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Ancient Greece and Rome

Ancient Greece and Rome


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Grade Level Grades 6-8
Standards Alignment
Common Core State Standards

About This Lesson

In Ancient Greece and Rome, students explore how the cultural and political traditions of ancient Greece and Rome have influenced Western society more profoundly than perhaps any other civilizations in world history. They discover that the political institutions of these two great civilizations—including the early forms of democracy established in Athens and several other city-states of ancient Greece, and the judicious power sharing articulated in the Roman Republic—have been incorporated into many subsequent societies. Students explore the beginnings of democratic government in ancient Greece; limitations of Greek democracy; the “classical” ideal in art and life; Pericles and the Golden Age; Greek myths; the Persian Wars and the Peloponnesian War; the philosophers Socrates, Plato, and Aristotle; and the spread of Greek culture. They also investigate government and society in the Roman Republic; the Punic Wars; Julius Caesar; Caesar Augustus, the Pax Romana, and law and administration in the Roman Empire; the significance of Virgil’s Aeneid; Christianity under Roman rule; Constantine; and the causes of the “decline and fall” of the Roman Empire.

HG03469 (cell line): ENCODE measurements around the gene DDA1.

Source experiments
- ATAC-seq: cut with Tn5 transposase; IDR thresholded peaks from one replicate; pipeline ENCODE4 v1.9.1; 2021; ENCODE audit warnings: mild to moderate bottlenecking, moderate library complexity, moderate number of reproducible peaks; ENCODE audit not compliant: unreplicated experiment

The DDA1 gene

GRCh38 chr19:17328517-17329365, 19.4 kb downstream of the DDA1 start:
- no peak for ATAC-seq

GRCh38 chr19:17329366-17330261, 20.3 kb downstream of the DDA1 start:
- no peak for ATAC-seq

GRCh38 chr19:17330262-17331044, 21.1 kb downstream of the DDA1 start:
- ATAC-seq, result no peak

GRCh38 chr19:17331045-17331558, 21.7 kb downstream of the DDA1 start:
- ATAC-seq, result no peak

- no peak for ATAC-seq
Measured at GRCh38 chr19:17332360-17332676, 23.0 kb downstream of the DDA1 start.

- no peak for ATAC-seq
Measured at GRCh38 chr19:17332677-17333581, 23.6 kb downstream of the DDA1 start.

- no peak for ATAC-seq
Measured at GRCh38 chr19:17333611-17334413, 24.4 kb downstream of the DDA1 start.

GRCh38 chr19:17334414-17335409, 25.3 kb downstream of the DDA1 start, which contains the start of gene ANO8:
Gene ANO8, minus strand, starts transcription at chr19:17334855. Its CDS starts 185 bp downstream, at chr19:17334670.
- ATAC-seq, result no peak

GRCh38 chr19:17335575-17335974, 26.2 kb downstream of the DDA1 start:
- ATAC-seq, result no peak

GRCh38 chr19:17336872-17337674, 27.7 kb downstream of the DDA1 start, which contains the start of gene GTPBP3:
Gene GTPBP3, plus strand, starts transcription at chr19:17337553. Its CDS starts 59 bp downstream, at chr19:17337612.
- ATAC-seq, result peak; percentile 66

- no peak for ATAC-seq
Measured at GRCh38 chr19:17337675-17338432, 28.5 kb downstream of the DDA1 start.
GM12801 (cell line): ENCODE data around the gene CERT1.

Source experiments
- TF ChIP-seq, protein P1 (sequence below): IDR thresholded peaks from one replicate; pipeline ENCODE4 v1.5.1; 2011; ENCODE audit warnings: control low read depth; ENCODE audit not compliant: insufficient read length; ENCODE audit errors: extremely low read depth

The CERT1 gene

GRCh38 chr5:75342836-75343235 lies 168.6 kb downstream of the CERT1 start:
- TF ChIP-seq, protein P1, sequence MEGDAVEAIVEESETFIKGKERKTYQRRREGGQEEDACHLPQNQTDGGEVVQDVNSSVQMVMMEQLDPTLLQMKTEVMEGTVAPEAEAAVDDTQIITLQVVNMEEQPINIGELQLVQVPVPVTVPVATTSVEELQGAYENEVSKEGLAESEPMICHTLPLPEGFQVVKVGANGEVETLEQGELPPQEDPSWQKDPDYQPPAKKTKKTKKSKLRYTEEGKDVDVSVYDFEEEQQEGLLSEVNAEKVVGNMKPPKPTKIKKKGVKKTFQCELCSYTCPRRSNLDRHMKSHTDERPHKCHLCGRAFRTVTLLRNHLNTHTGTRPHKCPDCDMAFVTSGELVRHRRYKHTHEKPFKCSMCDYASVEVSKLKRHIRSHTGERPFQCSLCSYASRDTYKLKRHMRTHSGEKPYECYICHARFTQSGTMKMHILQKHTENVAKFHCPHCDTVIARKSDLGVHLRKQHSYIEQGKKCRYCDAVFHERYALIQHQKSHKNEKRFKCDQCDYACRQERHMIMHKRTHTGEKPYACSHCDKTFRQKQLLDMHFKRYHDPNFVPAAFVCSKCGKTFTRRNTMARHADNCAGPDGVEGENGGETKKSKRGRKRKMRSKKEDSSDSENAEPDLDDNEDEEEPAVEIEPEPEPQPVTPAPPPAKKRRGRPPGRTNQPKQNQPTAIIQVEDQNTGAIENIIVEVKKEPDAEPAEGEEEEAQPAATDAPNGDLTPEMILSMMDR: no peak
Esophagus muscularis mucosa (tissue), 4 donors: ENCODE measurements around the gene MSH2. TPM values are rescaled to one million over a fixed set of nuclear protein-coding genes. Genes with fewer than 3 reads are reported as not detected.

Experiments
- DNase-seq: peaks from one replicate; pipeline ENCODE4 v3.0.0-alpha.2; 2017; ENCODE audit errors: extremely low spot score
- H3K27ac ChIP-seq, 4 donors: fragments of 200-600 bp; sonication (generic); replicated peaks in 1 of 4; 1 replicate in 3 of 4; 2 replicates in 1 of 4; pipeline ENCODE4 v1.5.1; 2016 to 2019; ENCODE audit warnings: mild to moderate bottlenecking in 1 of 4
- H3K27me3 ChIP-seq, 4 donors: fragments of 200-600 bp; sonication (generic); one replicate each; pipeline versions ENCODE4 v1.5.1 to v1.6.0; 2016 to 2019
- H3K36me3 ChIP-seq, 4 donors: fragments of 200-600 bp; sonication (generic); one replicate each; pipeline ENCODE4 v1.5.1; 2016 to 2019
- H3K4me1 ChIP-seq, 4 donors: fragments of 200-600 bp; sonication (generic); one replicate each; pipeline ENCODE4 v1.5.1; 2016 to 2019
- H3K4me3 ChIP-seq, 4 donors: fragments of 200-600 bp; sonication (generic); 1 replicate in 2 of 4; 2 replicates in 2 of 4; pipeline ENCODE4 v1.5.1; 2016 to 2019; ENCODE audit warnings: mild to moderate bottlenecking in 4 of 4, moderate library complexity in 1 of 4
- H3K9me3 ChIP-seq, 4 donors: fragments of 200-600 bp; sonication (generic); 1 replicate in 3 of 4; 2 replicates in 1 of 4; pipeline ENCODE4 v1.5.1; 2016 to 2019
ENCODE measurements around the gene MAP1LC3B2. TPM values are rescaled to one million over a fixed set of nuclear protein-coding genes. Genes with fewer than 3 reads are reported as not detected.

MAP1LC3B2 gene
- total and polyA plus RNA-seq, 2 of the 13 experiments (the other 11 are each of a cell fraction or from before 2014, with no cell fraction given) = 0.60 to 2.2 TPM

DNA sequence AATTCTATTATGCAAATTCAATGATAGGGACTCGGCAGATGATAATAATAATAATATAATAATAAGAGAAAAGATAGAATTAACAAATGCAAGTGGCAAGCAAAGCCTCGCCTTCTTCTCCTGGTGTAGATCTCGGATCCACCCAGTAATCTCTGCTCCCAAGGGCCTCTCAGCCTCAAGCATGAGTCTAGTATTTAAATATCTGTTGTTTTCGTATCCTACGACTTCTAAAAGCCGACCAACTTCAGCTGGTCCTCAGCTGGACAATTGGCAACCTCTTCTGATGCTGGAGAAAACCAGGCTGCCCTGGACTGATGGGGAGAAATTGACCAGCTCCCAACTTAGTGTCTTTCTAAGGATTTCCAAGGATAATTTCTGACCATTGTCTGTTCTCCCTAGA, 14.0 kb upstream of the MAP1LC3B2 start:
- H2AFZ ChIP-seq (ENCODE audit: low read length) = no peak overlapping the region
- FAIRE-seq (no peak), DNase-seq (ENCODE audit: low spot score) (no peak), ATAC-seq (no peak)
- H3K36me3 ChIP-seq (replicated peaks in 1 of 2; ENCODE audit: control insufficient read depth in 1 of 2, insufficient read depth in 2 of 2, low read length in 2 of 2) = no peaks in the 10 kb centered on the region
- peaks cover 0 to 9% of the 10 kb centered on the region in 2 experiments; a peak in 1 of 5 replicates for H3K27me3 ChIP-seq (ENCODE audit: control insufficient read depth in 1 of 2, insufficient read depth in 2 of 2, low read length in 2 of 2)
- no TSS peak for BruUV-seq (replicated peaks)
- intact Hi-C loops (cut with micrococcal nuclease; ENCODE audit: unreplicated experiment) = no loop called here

This unit includes a Student Reader, Timeline Image Cards, and Teacher Guide, providing Guided Reading Supports and the following Additional Activities: fiction excerpts by Homer and Shakespeare; retold myths by Ovid; domain vocabulary exercises; geography activities; an activity comparing Athenian and American democracy; an examination of Greek sculpture; a video about Alexander the Great; and a Unit Assessment.


Determine a central idea of a text and how it is conveyed through particular details; provide a summary of the text distinct from personal opinions or judgments.
Determine the meaning of words and phrases as they are used in a text, including figurative, connotative, and technical meanings.
Analyze in detail how a key individual, event, or idea is introduced, illustrated, and elaborated in a text (e.g., through examples or anecdotes).
Integrate information presented in different media or formats (e.g., visually, quantitatively) as well as in words to develop a coherent understanding of a topic or issue.
Cite textual evidence to support analysis of what the text says explicitly as well as inferences drawn from the text.


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